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Differential Innate Immune Signaling in Macrophages by Wild-Type Vaccinia Mature Virus and a Mutant Virus with a Deletion of the A26 Protein.

Authors
  • Kasani, Siti Khadijah1, 2
  • Cheng, Huei-Yin2
  • Yeh, Kun-Hai2
  • Chang, Shu-Jung2
  • Hsu, Paul Wei-Che2
  • Tung, Shu-Yun2
  • Liang, Chung-Tiang3
  • Chang, Wen4, 2
  • 1 Molecular Cell Biology, Taiwan International Graduate Program Academia Sinica, and Graduate Institute of Life Sciences, National Defense Medical Center, Taipei, Taiwan, Republic of China. , (China)
  • 2 Institute of Molecular Biology, Academia Sinica, Taipei, Taiwan, Republic of China. , (China)
  • 3 National Laboratory Animal Center, National Applied Research Laboratories, Taipei, Taiwan, Republic of China. , (China)
  • 4 Molecular Cell Biology, Taiwan International Graduate Program Academia Sinica, and Graduate Institute of Life Sciences, National Defense Medical Center, Taipei, Taiwan, Republic of China [email protected] , (China)
Type
Published Article
Journal
Journal of Virology
Publisher
American Society for Microbiology
Publication Date
Sep 15, 2017
Volume
91
Issue
18
Identifiers
DOI: 10.1128/JVI.00767-17
PMID: 28659486
Source
Medline
Keywords
License
Unknown

Abstract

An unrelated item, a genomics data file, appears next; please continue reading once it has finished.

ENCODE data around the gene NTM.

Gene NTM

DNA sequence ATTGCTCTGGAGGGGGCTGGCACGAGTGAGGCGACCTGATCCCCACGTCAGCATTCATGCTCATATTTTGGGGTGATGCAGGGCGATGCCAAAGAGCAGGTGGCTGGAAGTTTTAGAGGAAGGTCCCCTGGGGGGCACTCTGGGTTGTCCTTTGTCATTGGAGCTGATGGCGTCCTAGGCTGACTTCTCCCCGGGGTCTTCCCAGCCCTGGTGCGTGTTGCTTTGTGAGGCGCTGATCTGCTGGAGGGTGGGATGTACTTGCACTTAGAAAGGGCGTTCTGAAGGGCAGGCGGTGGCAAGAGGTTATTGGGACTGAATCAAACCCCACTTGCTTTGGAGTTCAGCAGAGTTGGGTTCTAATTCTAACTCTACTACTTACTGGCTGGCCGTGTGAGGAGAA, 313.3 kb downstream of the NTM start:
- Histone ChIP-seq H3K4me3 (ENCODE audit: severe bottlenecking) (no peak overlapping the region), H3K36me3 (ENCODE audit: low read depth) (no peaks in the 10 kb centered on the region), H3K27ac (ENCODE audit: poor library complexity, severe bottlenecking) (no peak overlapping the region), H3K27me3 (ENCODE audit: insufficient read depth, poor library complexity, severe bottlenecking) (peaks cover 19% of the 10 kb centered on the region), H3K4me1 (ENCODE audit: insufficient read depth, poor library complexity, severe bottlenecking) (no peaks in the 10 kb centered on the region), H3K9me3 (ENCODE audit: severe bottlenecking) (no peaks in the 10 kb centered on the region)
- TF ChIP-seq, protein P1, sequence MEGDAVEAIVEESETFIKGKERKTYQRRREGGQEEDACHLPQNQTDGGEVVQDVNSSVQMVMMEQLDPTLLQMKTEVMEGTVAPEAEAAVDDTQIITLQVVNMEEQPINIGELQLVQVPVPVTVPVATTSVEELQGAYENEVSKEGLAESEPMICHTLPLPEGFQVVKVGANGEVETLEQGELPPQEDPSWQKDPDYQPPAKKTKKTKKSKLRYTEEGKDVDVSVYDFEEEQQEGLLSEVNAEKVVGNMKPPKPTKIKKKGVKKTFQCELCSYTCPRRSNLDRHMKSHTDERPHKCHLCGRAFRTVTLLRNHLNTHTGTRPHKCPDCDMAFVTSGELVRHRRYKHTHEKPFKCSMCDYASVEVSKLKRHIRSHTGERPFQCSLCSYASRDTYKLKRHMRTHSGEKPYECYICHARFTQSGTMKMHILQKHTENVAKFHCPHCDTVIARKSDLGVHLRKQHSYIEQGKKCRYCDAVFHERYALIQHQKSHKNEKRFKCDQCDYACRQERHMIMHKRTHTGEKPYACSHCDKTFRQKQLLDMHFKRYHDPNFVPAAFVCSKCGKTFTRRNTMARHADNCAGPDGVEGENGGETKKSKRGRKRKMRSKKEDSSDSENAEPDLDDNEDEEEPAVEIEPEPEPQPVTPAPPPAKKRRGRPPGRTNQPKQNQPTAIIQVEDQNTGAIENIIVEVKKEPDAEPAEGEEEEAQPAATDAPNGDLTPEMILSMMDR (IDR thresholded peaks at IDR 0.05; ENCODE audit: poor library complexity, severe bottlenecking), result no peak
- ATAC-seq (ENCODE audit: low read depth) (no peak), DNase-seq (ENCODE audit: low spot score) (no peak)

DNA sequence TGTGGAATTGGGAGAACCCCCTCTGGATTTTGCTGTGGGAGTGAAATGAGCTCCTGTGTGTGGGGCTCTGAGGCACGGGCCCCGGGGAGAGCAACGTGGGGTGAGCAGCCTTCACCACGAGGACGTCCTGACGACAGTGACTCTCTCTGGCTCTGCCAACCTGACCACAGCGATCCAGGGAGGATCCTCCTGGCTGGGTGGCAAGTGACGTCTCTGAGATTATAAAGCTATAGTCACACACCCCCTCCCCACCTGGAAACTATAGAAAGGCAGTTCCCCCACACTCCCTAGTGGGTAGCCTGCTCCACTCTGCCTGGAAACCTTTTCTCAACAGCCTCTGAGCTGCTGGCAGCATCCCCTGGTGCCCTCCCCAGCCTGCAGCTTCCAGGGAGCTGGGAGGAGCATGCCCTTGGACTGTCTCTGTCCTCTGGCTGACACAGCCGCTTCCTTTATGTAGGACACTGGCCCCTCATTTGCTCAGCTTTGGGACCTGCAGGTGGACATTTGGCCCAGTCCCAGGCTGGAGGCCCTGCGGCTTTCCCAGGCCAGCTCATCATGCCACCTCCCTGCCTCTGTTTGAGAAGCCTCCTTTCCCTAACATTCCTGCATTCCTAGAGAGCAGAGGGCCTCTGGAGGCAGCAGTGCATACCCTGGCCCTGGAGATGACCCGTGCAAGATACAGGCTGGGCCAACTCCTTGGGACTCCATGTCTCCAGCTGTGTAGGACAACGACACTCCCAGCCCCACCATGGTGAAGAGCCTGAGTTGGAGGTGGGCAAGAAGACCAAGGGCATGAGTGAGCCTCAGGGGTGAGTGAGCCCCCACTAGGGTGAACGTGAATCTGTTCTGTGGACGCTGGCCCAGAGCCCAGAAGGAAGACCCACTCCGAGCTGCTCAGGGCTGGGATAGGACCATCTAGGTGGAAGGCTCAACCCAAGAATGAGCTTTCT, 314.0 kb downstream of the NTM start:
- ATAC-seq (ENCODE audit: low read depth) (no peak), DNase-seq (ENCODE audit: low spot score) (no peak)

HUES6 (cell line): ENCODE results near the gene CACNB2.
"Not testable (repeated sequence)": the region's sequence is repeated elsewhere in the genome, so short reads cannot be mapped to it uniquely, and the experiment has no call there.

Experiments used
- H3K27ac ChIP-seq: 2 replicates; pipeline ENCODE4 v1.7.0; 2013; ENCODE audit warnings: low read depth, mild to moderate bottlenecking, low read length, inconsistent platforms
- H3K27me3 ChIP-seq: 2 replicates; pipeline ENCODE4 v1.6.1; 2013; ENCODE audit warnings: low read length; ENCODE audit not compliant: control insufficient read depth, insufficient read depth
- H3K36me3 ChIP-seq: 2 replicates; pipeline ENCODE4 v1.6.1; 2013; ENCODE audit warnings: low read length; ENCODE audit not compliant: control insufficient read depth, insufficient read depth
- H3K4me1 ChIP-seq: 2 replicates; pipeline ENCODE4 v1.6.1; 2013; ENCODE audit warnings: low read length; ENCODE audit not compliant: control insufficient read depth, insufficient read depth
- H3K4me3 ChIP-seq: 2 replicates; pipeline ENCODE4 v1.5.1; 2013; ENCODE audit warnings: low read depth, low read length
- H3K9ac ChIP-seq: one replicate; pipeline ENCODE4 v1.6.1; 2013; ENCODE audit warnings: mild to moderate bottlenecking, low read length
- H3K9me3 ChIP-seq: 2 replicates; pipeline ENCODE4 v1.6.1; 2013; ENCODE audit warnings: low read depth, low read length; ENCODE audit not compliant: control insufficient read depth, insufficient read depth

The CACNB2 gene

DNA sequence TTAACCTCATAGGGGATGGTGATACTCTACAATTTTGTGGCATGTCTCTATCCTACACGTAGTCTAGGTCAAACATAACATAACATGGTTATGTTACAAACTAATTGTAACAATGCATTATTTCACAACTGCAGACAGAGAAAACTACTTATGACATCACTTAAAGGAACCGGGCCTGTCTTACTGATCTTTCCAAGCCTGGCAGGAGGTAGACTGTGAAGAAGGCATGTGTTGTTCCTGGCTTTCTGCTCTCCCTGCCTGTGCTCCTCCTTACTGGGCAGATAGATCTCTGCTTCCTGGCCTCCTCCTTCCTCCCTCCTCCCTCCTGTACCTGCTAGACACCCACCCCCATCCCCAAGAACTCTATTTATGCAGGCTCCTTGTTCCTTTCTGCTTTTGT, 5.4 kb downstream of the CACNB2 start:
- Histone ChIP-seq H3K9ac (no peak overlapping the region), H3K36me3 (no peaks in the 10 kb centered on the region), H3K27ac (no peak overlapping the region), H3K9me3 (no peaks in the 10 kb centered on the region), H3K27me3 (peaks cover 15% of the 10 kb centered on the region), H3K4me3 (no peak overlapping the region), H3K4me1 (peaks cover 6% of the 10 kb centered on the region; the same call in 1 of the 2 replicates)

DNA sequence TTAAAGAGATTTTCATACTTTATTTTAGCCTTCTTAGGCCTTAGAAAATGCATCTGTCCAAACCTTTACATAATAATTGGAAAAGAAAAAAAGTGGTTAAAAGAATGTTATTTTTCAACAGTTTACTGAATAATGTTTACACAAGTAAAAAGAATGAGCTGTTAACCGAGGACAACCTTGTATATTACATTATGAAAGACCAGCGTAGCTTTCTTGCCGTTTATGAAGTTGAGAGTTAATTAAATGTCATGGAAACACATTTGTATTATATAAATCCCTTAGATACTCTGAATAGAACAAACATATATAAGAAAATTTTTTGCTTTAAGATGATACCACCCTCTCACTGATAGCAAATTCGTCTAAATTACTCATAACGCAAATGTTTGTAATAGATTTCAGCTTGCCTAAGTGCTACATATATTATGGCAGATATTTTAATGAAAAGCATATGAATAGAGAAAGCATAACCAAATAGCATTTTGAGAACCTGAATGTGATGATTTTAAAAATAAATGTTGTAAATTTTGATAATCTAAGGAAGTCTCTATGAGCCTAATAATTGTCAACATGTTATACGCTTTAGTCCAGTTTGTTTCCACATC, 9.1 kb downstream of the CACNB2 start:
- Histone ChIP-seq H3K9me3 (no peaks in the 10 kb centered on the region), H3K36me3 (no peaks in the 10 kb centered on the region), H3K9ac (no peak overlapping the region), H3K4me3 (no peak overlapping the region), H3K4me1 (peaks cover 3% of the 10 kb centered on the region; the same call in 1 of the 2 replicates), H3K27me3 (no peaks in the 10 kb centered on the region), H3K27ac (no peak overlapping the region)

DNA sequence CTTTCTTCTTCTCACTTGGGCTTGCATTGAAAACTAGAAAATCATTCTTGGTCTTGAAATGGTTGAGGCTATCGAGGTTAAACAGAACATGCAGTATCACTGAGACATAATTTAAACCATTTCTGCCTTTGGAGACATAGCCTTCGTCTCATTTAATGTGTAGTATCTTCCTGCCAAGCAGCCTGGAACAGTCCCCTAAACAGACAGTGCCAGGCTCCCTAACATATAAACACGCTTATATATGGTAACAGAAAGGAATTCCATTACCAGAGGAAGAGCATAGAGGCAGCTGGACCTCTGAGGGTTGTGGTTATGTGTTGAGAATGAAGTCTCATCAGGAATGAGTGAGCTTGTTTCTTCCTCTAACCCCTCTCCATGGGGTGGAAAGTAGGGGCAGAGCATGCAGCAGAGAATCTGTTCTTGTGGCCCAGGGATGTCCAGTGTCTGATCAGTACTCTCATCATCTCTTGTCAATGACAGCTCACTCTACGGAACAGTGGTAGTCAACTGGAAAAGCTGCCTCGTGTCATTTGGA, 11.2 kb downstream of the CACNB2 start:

The Western Reserve (WR) strain of mature vaccinia virus contains an A26 envelope protein that mediates virus binding to cell surface laminin and subsequent endocytic entry into HeLa cells. Removal of the A26 protein from the WR strain mature virus generates a mutant, WRΔA26, that enters HeLa cells through plasma membrane fusion. Here, we infected murine bone marrow-derived macrophages (BMDM) with wild-type strain WR and the WRΔA26 mutant and analyzed viral gene expression and cellular innate immune signaling. In contrast to previous studies, in which both HeLa cells infected with WR and HeLa cells infected with WRΔA26 expressed abundant viral late proteins, we found that WR expressed much less viral late protein than WRΔA26 in BMDM. Microarray analysis of the cellular transcripts in BMDM induced by virus infection revealed that WR preferentially activated type 1 interferon receptor (IFNAR)-dependent signaling but WRΔA26 did not. We consistently detected a higher level of soluble beta interferon secretion and phosphorylation of the STAT1 protein in BMDM infected with WR than in BMDM infected with WRΔA26. When IFNAR-knockout BMDM were infected with WR, late viral protein expression increased, confirming that IFNAR-dependent signaling was differentially induced by WR and, in turn, restricted viral late gene expression. Finally, wild-type C57BL/6 mice were more susceptible to mortality from WRΔA26 infection than to that from WR infection, whereas IFNAR-knockout mice were equally susceptible to WR and WRΔA26 infection, demonstrating that the ability of WRΔA26 to evade IFNAR signaling has an important influence on viral pathogenesis in vivoIMPORTANCE The vaccinia virus A26 protein was previously shown to mediate virus attachment and to regulate viral endocytosis. Here, we show that infection with strain WR induces a robust innate immune response that activates type 1 interferon receptor (IFNAR)-dependent cellular genes in BMDM, whereas infection with the WRΔA26 mutant does not. We further demonstrated that the differential activation of IFNAR-dependent cellular signaling between WR and WRΔA26 not only is important for differential host restriction in BMDM but also is important for viral virulence in vivo Our study reveals a new property of WRΔA26, which is in regulating host antiviral innate immunity in vitro and in vivo.

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